U.S. and South Korean defense chiefs say the two allies are thinking of reducing the amount of joint military exercises between the two countries due to concerns about the spread of COVID-19 in South Korea. 

After a meeting Monday at the Pentagon, Defense Secretary Mark Esper and South Korean Defense Minister Jeong Kyeong-doo told reporters that COVID-19  is a threat to their joint military exercises. They say commanders are considering options for abbreviated maneuvers.

Esper and Jeong discussed a wide range of issues, including a standoff over the Trump administration's demand that Seoul pay a much bigger share of the cost of hosting American forces. As the Associated Press reports, Seoul has been paying about $1 Billion for the presence of about 28,000 U.S. troops, but that agreement is set to expire at the end of the year.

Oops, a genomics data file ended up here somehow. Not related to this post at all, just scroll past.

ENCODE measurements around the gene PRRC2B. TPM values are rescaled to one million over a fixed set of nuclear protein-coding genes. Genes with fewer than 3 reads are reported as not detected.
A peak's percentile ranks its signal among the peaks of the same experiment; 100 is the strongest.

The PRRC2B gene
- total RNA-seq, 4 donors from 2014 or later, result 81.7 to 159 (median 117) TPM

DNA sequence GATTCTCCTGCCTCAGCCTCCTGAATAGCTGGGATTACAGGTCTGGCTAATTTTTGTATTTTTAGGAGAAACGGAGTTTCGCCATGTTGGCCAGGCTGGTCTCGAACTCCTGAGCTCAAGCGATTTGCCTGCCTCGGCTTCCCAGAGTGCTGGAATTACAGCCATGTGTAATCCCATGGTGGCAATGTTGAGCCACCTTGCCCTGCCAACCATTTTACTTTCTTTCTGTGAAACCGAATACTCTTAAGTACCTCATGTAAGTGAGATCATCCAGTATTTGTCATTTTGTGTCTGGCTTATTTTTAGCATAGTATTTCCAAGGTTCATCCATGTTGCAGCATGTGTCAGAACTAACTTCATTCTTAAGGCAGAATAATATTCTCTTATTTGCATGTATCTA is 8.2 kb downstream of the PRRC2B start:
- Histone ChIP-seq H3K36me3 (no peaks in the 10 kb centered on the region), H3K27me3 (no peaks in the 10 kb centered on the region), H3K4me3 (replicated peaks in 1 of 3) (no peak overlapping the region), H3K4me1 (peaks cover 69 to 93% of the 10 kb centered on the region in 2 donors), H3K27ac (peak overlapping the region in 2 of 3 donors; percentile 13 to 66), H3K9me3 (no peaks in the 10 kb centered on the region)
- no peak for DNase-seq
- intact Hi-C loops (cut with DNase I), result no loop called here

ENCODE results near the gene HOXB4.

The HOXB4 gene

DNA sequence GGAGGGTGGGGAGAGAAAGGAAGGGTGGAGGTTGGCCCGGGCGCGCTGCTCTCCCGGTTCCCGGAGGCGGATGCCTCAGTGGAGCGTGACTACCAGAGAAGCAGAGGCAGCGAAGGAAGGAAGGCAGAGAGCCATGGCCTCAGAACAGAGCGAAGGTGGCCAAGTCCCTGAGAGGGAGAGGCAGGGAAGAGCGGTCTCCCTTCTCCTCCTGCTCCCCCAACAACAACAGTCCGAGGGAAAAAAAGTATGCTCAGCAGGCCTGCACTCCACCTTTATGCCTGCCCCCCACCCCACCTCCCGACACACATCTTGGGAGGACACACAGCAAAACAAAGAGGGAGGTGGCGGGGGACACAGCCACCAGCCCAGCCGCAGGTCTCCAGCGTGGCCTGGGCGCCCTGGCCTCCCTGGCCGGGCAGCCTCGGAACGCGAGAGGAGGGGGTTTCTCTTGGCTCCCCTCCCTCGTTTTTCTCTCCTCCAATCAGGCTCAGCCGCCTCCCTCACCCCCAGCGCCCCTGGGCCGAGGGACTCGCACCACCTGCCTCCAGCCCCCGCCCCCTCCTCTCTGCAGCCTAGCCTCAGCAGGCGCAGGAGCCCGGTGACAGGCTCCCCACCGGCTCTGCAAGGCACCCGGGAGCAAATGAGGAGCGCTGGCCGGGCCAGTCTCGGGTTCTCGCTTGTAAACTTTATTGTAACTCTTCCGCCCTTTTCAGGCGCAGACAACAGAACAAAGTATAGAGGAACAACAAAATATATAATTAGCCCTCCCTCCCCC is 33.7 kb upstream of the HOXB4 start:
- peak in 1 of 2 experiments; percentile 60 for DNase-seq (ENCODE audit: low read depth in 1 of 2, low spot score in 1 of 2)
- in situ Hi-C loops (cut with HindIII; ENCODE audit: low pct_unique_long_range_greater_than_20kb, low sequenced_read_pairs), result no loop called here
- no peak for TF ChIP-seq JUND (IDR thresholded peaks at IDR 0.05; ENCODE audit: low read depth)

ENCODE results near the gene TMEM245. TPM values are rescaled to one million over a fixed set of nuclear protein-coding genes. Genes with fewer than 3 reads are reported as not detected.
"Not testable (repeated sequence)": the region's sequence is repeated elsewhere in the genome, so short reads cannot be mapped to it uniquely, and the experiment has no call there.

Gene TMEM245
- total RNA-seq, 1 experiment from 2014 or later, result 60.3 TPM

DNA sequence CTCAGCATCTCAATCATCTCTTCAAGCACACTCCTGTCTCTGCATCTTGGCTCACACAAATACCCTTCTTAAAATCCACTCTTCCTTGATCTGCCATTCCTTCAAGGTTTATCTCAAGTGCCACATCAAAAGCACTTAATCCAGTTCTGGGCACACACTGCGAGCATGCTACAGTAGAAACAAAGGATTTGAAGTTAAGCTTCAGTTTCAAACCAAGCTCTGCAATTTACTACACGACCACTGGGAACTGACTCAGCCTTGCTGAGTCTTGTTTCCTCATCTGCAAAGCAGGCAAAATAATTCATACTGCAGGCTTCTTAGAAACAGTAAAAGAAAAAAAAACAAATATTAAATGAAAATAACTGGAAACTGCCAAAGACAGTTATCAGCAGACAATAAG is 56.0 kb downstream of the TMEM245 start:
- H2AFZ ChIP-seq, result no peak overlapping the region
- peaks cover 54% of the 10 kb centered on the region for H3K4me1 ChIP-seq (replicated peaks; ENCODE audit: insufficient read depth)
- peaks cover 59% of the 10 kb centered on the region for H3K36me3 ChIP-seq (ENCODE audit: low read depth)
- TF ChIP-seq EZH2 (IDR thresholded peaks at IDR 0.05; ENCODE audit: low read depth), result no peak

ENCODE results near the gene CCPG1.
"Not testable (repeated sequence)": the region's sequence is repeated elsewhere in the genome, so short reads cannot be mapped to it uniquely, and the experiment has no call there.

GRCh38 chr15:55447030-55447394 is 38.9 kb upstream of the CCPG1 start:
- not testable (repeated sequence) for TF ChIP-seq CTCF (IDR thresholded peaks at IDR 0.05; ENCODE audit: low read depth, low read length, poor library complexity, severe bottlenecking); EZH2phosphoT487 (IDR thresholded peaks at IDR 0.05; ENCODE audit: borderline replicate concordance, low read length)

The Pentagon says the U.S. has been paying the salary costs of the Korean National workforce, but those funds are said to run out at the end of March unless the Korean government agrees to pay more. Esper said the U.S. will furlough most of the Korean employees on April 1 if an agreement isn't met. 

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The CDC has raised their travel warning for South Korea to a level 3, saying that travelers need to "avoid nonessential travel" to the country. The CDC says "there is a widespread, ongoing outbreak of respiratory illness caused by a new coronavirus that can be spread from person to person." The CDC is warning that older adults especially, and those with chronic medical conditions are at a heightened risk for "severe disease."